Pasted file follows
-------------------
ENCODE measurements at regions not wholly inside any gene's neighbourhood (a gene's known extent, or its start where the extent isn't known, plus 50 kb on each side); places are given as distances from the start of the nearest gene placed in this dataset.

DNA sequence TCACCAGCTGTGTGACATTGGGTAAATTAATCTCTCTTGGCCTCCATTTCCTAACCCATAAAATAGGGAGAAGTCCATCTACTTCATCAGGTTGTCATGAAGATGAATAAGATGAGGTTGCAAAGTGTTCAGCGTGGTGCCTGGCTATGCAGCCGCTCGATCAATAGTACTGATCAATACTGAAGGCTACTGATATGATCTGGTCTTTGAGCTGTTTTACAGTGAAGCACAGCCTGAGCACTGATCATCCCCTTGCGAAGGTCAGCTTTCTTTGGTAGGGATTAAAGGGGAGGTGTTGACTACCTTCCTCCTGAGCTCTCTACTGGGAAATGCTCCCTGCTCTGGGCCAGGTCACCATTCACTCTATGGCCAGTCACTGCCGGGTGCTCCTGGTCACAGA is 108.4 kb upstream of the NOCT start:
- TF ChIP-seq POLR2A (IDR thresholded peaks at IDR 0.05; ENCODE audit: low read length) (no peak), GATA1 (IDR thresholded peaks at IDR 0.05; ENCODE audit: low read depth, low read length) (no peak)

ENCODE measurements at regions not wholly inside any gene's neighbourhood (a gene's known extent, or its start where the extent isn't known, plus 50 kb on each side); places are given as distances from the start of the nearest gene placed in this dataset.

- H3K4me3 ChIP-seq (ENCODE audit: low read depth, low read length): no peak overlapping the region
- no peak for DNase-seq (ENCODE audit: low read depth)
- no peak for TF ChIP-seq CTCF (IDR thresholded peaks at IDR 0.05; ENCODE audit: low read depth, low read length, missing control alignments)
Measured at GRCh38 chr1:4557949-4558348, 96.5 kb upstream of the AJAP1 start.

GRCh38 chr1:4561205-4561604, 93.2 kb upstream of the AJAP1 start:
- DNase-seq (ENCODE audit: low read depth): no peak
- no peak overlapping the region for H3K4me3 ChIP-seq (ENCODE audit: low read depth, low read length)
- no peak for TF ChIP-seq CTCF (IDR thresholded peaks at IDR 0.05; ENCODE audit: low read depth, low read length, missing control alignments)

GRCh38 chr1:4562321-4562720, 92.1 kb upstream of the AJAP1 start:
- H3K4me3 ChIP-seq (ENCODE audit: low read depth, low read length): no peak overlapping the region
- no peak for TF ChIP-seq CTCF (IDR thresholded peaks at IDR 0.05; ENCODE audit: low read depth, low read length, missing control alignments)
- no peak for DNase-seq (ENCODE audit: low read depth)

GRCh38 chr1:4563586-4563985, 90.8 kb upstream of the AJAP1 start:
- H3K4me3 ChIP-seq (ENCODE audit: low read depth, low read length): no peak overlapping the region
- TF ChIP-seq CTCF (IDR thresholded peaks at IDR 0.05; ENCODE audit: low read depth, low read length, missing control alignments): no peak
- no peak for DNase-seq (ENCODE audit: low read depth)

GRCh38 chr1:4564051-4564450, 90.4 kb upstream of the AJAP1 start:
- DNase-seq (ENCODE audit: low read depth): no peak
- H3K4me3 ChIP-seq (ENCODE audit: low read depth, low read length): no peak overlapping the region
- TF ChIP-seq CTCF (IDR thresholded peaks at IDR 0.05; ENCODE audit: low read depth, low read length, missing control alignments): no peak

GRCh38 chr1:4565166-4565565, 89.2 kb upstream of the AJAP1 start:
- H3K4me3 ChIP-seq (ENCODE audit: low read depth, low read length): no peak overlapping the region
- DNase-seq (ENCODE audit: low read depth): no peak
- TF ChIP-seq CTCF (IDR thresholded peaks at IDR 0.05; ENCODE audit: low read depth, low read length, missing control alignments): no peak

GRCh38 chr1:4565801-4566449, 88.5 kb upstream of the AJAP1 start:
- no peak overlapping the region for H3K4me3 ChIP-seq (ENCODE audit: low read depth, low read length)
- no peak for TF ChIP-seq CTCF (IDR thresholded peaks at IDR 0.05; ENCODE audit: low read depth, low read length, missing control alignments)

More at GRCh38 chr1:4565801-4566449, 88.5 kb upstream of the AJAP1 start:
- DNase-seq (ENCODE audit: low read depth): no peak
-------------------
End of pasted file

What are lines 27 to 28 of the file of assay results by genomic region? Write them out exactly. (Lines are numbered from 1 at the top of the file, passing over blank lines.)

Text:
- DNase-seq (ENCODE audit: low read depth): no peak
- TF ChIP-seq CTCF (IDR thresholded peaks at IDR 0.05; ENCODE audit: low read depth, low read length, missing control alignments): no peak